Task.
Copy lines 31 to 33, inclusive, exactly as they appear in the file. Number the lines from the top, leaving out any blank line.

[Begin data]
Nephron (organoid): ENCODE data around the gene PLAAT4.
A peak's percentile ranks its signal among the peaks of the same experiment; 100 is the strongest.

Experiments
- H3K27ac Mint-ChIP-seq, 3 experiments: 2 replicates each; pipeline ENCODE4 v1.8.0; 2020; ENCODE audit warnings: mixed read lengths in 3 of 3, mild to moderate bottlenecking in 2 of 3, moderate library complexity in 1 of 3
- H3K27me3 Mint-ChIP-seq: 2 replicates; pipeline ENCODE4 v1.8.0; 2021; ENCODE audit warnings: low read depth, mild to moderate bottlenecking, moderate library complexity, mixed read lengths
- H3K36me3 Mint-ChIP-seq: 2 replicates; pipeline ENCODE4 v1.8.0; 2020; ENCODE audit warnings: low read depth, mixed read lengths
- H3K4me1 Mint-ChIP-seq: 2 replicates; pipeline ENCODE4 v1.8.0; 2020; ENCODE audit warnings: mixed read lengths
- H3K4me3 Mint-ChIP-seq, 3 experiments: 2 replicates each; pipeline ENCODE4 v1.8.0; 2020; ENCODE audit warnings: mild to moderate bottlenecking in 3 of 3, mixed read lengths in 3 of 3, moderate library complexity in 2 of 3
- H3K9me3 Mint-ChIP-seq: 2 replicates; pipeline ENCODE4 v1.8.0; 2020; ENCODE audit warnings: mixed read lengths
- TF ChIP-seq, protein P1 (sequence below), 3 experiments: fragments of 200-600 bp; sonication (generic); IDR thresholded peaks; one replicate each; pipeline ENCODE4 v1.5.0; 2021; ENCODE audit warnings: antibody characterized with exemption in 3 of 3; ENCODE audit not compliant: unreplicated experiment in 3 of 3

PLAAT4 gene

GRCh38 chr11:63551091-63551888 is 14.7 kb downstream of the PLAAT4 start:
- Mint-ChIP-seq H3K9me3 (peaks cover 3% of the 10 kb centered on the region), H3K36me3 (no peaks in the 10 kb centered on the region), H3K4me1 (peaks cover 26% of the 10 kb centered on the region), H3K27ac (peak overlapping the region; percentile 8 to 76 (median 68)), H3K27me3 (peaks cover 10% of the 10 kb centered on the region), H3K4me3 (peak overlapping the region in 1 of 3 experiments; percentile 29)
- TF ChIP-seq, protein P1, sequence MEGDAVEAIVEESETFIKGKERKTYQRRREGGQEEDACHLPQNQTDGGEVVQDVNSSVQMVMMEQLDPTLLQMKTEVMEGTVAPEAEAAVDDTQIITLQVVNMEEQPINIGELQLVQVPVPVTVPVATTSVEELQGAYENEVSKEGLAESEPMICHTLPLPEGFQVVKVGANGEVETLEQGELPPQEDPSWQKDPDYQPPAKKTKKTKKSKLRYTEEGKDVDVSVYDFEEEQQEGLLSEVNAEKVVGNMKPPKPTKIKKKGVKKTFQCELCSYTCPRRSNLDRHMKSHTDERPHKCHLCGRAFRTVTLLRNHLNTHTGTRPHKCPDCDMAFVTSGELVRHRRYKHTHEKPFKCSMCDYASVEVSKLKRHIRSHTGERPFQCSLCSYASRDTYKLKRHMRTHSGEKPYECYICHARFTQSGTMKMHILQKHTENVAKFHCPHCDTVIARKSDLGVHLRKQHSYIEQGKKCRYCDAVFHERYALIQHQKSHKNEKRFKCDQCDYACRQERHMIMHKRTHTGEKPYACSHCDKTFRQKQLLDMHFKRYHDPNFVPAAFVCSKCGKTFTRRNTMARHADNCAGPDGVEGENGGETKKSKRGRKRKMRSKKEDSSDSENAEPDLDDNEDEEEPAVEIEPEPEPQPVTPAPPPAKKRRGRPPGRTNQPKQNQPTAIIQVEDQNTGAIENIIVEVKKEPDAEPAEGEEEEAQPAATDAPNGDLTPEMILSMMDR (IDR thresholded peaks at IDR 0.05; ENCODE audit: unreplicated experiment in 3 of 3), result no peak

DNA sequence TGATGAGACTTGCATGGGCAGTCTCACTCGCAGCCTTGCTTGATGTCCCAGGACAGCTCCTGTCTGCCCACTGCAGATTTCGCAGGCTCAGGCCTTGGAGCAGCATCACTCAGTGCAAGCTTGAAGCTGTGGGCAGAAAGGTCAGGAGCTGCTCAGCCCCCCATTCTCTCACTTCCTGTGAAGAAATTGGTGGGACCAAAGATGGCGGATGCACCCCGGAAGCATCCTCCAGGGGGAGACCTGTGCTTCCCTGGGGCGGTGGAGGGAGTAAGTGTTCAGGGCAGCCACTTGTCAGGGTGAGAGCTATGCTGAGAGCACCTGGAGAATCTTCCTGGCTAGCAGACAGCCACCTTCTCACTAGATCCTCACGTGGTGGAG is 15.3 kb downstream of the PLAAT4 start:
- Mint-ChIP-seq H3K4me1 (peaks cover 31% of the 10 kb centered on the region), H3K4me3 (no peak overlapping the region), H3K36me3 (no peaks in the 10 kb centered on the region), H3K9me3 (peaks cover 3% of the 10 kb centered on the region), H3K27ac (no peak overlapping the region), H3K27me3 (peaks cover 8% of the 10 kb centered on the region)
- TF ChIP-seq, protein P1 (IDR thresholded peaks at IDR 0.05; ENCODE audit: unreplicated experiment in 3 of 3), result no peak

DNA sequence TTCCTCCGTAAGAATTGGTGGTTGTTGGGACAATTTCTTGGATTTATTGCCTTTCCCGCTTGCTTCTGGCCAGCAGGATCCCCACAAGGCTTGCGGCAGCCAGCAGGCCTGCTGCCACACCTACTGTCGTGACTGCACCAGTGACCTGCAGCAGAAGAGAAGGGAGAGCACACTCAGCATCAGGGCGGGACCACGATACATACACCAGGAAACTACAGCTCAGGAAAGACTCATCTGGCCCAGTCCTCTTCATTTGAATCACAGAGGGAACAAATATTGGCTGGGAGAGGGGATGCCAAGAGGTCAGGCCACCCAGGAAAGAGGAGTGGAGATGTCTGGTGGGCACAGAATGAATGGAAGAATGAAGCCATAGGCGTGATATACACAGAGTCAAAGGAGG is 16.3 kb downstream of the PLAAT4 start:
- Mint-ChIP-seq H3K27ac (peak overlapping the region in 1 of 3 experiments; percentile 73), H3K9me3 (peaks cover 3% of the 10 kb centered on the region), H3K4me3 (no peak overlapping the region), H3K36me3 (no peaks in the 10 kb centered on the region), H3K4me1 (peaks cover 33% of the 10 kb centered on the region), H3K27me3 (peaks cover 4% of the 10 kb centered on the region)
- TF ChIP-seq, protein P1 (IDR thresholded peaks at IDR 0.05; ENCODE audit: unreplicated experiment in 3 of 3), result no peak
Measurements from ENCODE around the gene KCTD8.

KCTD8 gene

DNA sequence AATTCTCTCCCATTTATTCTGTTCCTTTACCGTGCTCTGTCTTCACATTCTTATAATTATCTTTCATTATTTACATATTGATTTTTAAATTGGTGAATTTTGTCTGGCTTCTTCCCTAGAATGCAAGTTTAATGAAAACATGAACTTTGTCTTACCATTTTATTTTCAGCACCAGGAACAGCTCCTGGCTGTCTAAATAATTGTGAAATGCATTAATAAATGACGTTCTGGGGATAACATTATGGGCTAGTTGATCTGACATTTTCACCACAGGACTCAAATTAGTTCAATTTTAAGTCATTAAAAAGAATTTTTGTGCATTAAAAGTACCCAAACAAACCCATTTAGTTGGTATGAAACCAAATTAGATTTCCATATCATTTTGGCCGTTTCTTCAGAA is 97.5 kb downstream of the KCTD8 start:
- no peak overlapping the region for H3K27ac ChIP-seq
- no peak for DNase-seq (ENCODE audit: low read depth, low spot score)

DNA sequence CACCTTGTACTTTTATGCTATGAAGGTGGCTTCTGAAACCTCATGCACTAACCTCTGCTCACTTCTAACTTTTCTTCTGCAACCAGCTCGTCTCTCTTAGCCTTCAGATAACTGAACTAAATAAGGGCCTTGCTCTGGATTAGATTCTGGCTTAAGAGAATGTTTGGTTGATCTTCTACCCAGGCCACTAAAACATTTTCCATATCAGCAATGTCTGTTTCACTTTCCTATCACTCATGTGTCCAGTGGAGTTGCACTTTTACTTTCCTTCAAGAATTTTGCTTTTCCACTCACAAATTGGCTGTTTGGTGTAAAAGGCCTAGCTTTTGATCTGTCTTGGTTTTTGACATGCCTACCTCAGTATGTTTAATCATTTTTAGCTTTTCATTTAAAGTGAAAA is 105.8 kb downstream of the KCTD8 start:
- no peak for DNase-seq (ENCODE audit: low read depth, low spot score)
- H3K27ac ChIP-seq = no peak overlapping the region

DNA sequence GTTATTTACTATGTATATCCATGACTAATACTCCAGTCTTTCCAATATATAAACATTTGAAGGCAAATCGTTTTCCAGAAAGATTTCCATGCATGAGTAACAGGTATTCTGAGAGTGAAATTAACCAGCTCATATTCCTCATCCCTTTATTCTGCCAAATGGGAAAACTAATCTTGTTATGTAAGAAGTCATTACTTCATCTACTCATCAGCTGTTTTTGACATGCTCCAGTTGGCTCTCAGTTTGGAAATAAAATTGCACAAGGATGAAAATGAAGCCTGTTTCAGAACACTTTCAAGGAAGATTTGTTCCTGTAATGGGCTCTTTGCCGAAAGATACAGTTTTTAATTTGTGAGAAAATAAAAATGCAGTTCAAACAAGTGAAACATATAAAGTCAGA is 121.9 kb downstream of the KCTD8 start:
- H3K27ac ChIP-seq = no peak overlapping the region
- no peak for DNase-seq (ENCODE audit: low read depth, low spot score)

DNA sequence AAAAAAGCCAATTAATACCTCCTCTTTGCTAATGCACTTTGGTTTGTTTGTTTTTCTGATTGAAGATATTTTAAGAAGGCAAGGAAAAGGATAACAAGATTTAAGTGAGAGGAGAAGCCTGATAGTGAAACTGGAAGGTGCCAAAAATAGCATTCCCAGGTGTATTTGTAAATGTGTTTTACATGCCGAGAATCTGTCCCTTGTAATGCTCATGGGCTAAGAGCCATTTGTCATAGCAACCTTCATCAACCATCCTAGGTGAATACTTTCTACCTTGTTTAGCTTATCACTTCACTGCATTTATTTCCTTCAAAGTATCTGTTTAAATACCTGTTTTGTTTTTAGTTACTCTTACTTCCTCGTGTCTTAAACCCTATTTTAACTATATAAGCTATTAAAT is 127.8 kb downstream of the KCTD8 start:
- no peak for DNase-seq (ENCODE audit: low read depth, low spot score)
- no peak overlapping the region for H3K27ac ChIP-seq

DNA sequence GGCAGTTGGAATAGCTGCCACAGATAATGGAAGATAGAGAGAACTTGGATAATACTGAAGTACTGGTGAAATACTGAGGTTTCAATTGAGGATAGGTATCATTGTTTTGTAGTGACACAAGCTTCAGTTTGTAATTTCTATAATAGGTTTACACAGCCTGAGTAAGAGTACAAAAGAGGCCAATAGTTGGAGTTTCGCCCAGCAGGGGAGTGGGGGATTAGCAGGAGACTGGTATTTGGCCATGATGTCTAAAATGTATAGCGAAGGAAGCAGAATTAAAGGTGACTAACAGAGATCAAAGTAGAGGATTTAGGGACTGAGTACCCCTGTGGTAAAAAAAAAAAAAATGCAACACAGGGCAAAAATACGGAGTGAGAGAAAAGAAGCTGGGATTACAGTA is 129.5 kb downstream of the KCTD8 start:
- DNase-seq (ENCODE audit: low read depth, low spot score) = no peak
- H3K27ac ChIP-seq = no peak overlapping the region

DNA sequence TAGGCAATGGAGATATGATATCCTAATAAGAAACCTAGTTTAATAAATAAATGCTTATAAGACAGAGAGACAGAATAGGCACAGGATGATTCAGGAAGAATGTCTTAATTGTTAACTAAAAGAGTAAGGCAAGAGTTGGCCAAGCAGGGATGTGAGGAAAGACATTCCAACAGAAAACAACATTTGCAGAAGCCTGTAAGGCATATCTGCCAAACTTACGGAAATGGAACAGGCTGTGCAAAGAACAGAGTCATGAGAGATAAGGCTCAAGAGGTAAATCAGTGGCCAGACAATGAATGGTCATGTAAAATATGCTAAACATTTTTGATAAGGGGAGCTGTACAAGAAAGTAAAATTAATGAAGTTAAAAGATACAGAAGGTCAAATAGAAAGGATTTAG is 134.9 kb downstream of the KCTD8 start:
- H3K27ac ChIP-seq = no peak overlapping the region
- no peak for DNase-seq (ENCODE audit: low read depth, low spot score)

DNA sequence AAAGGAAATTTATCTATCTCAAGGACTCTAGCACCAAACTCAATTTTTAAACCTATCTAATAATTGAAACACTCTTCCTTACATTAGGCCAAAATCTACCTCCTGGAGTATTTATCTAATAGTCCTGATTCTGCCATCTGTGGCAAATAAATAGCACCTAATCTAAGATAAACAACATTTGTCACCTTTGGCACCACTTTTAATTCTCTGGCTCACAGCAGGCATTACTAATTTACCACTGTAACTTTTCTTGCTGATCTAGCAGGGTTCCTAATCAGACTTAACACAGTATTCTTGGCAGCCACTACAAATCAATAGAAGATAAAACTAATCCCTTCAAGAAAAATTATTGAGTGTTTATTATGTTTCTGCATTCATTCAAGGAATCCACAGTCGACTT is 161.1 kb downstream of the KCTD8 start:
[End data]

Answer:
- no peak for DNase-seq (ENCODE audit: low read depth, low spot score)

DNA sequence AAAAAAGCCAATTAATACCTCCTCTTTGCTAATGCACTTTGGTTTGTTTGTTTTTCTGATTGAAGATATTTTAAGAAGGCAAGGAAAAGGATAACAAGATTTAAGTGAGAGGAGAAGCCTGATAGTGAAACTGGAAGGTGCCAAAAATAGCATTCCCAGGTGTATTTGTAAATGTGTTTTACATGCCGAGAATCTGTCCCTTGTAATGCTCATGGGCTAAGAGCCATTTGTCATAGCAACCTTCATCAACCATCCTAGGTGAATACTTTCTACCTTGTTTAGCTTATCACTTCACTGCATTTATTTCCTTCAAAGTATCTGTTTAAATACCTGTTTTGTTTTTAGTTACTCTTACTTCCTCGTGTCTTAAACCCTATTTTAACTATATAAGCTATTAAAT is 127.8 kb downstream of the KCTD8 start:
- no peak for DNase-seq (ENCODE audit: low read depth, low spot score)